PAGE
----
Sign up for our Newsletter

Inside the Mitchell Park carousel. (Credit: Jeremy Garretson)

Inside the Mitchell Park carousel. (Credit: Jeremy Garretson)
Inside the Mitchell Park carousel. (Credit: Jeremy Garretson)

The North Fork’s best downtown is undoubtedly in historic Greenport Village.

Incorporated in 1838, Greenport boasts the area’s only deepwater harbor. Along with a rich maritime history, the small community prides itself on being a gathering place for talented local chefs, farmers, artists and crafters. 

Whether you’re interested in shopping, cycling, fishing or unwinding and dining you’re sure to find plenty to do in the village.

It is easiest to follow this itinerary by car, but feel free to cut out the stops along the North Road if you’re hoofing it.

Take a hike At Inlet Pond County Park. (Credit: Cyndi Murray)

Start your day at Inlet Pond County Park, a mere 1.8 miles away from the village center, where hiking enthusiasts will find their oasis. Home to the North Fork Audubon Society, the 55-acre park offers 1.6 miles of trails that lead to Long Island Sound.

Making your way to the Inlet Pond observation platform, where the pond meets the beach, you’ll notice that the traffic noise fades, giving way to the sound of birds chirping and the Sound’s gentle waves. Running into friendly fellow hikers is not uncommon. While the peaceful walk is a joy in and of itself, the Audubon society’s Red House visitor’s center offers nature programs throughout the year.

After your walk, head back into town for brunch at Bruce’s Cheese Emporium & Café. Since opening in 1973, this Main Street spot has been a destination for diners seeking a true farm-to-table experience. On weekends, it’s easy to spot owner Scott Bollman and chef Eric Linker front and center serving up their bistro-style brunch menu.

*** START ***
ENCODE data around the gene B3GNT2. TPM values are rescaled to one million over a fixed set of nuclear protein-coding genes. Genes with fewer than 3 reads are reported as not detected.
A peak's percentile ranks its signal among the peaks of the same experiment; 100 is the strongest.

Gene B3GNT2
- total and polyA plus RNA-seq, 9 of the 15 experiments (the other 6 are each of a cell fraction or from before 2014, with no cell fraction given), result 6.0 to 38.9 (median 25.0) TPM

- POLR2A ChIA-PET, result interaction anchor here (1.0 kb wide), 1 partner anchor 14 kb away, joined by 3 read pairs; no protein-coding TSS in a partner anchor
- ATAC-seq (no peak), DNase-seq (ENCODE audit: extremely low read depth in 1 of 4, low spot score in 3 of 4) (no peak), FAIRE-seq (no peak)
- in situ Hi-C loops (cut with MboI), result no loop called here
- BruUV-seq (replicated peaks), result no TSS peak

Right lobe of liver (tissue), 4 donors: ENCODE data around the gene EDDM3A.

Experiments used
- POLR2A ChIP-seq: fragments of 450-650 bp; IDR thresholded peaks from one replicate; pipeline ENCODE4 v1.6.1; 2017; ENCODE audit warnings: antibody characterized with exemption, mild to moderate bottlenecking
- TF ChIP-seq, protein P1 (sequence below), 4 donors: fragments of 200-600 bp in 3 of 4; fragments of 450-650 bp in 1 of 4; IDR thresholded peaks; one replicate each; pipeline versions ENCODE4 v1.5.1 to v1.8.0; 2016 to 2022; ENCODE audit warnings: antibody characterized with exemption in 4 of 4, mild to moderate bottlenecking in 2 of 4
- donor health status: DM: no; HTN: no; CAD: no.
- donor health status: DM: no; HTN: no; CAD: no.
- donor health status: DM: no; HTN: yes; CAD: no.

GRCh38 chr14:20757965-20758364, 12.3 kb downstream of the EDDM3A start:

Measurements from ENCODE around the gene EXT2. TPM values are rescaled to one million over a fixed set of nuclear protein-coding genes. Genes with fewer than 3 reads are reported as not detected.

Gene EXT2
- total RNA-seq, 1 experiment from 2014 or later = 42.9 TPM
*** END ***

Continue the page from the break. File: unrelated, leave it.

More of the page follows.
The sandwiches are ready at Bruce's Cheese Emporium. (Credit: Cyndi Murray)
The sandwiches are ready at Bruce’s Cheese Emporium. (Credit: Cyndi Murray)

To start, Bruce’s Bloody Mary could stand alone as an appetizer. Perfectly spiced, the brunch favorite is garnished with a reasonable portion of homemade candied bacon. But save room for the eats. The expansive menu offers something for everyone — from their one-of-a-kind French Press, served with Hampton’s Brine organic sauerkraut, to traditional buttermilk pancakes or a classic egg sandwich.

A proponent of locally sourced ingredients, Bollman seasons his recipes with North Fork Sea Salt, a company the North Fork native founded in 2011. Featuring a local tap beer and wine list, their outdoor patio is a perfect place for people-watching.

A glass of Kontokasta’s Orient Chardonnay. (Credit: Cyndi Murray)

After brunch, a little wine tasting might be in order. Kontokosta Winery, just north and east of Main Street on the North Road, is the area’s easternmost tasting room and the only one with views of Long Island Sound. The modern facility opened in 2013 and has quickly gained a reputation as a favorite destination on the Long Island Wine Trail.

Then head back into the downtown area for some sights and shopping.

Walking through the harborfront village, you’ll notice plenty of places to pick up local provisions and handcrafted keepsakes. Art lovers will rejoice in the bounty of galleries, featuring acclaimed local artists. Those who know the value of a great vintage find will revel in exploring the distinctive items at the village’s many antique shops, such as The Times Vintage, which receives new inventory daily.

A turquoise and coral choker at Metal Monk in Greenport. (Credit: Vera Chinese)
A turquoise and coral choker at Metal Monk in Greenport. (Credit: Vera Chinese)